Ours is a nation – does it even qualify as a nation? – ravaged by all manner of thieves. And the thieves have become so sophisticated and strong that  they could seize power at any level anytime. Since 1999, a few of them have emerged as governors, senators, ministers, godfathers and big-time contractors while others have handed over to their children.

Things can’t work in a country where crime is not punished. In spite of all that’s going on, no Nigerian thief – except a chicken or goat thief – is in jail today. James Ibori was unfortunate because he was caught abroad and jailed in London. Hundreds of fuel subsidy thieves and bank wreckers have been identified, but none of them has lost his freedom. Instead, they keep buying private jets.

A recent report puts Nigeria second on the list of countries with the highest number of private jets: there are over 250 of them here and each costs N5-10billion. Yet, this is Nigeria where more than 90 per cent of the citizens are poor – many are unable to eat once in two days, many can’t go to school, most are unemployed. I wonder why someone would sit comfortably as president, governor or minister in a place full of such social injustice. Does any of them desire to leave a legacy? Is accumulation of illicit wealth the only motivation for being in power or office?

I still believe that money doesn’t solve many human problems. Hospitals in India, Egypt, Dubai, South Africa and Ghana are brimming with Nigerian patients, just as schools in Europe, America and now Asia are thriving with Nigerian students. Rather than fix the education system, the thieves prefer to take the money abroad and pay school fees.

The amount of money Nigerians have spent on generators made in nations like China, South Korea and India could stabilise power supply in the country. Security vote now consumes more than N1.5trillion each year, yet the situation keeps worsening. Who is making us insecure so that security votes would be taking so much?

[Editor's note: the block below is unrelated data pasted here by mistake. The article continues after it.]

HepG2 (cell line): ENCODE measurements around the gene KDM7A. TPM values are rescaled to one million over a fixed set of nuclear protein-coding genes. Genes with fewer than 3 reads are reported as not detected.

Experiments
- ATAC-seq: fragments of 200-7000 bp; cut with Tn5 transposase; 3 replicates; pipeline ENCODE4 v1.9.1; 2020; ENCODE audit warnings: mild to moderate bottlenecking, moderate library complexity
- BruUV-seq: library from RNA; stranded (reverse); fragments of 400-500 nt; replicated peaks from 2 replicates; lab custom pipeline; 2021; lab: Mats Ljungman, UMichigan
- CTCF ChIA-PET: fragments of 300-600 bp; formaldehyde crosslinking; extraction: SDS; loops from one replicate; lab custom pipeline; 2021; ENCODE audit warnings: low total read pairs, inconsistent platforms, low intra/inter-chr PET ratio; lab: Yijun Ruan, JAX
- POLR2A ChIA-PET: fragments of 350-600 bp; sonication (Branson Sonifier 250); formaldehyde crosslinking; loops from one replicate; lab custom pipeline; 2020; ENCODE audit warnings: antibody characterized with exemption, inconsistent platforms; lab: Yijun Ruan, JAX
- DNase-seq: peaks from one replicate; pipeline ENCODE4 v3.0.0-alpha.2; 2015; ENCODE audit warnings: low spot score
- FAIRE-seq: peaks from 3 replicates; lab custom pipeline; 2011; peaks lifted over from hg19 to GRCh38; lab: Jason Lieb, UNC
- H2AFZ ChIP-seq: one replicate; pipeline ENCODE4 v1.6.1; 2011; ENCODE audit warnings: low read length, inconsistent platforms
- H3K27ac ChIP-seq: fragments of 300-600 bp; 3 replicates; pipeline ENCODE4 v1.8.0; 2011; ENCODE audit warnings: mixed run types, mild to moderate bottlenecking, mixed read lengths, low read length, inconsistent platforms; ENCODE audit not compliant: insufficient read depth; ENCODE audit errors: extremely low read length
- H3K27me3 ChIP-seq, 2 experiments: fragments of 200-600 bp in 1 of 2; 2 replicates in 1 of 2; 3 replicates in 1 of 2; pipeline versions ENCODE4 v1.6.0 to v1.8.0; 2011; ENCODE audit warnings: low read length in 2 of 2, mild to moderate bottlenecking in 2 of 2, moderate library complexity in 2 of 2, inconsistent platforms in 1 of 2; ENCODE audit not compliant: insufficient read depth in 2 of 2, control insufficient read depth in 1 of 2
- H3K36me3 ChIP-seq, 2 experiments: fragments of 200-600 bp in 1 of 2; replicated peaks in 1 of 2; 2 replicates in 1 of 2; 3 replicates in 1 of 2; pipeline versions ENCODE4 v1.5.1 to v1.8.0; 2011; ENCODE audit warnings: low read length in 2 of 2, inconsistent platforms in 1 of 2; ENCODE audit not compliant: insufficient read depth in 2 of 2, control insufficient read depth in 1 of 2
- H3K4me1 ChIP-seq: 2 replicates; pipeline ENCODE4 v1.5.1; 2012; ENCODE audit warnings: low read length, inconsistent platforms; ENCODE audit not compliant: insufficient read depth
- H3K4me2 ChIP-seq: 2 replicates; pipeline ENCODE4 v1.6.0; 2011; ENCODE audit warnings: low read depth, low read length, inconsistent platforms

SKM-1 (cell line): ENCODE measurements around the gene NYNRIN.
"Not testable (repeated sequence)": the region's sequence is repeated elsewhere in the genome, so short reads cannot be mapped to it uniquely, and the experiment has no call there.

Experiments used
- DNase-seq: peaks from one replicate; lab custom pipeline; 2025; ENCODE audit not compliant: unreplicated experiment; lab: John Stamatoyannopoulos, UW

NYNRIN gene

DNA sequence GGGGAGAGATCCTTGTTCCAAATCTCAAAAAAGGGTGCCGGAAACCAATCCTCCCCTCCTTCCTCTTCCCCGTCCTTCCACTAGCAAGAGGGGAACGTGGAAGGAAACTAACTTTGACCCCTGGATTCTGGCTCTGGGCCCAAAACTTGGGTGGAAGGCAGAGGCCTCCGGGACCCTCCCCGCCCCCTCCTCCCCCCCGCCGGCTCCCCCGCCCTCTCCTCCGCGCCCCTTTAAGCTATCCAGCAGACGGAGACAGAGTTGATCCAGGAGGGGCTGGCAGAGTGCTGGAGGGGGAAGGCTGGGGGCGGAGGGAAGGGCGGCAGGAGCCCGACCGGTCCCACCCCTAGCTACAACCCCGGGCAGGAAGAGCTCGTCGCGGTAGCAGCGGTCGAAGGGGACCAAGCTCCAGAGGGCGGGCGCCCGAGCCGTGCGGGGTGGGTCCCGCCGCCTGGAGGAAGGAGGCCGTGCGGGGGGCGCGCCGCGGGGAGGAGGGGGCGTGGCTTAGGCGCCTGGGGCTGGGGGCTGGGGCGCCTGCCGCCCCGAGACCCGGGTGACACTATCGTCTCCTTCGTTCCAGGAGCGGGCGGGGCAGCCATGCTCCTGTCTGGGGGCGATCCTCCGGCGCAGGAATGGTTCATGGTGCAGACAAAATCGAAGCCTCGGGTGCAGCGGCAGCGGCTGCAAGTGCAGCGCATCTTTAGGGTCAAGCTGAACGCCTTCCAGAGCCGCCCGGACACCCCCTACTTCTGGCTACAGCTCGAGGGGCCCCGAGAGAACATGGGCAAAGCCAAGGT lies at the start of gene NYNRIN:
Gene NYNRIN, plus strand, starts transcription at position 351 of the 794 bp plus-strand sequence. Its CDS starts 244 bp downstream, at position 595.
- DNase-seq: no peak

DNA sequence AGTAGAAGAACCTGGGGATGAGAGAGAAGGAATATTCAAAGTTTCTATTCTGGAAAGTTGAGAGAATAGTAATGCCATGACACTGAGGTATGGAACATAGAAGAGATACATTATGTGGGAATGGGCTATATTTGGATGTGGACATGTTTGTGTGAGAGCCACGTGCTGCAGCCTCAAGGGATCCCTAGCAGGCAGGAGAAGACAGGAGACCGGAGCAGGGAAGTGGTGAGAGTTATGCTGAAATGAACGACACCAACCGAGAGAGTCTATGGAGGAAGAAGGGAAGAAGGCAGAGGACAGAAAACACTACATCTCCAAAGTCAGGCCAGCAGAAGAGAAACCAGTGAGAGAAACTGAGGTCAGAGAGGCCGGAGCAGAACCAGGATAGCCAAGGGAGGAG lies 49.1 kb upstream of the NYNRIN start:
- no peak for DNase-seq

Every day, those who claim to be experts in government create the conditions that will ultimately sink Nigeria. There is no original thinker in any government I’ve seen in this country. Or why would our schools turn out 700, 000 youngsters each year while job creators are vanishing? Worse, our schools (public and private) are simply producing unemployable people without skills, not even the ability to read and write.

The number of JAMB exam candidates next year may hit two million; available tertiary institutions (useless as they are) cannot accommodate 15 per cent of them. Yet, somebody sits comfortably as president, education minister or national planning minister without losing sleep. Wife of Oyo State governor Florence Ajimobi gleefully announced last week that she was not arrested by the London police for money laundering.

“I only travelled last Sunday to London to accompany my child who returned to a secondary school there,” she said. “I went on an official visit to Taiwan with my husband and we did not go to London from Lagos as reported. We went to Dubai, Hong Kong, Taipei and back to Lagos.” If I may ask Mrs Ajimobi, how many British children are in Nigerian schools? When last did a governor’s wife from the UAE or China come on an “official” visit to Ibadan?

The nation’s security is also undermined in this way: the few jobs available in government institutions like the Police, Immigration, Civil Defence, FRSC and some ministries now go to either those with godfathers (legislators, governors, directors, etc) or who can pay N300-500, 000 bribe to a syndicate.

Little wonder many policemen are not dedicated to duty! They have to get the bribe money back before listening to any appeal for patriotism. Hungry and ill-equipped, they can’t confront robbers. Our hospitals have become glorified mortuaries because everything has been stolen and medical workers also want to “make it”. Luckily for them, government officials and rich thieves have their hospitals abroad.

Would things continue like this for the next 10 years? My guess is that, by 2020, this country won’t be habitable for any sane person. The rich would live abroad and visit Nigeria only occasionally to plunder its resources. The poor would be left behind to kill one another. I’ve said it before: money doesn’t solve many problems.


http://www.leadership.ng/nga/columns/39127/2012/11/03/thieves_they_couldnt_arrest.html

"My mama always used to tell me: 'If you can't find somethin' to live for, you best find somethin' to die for" - Tupak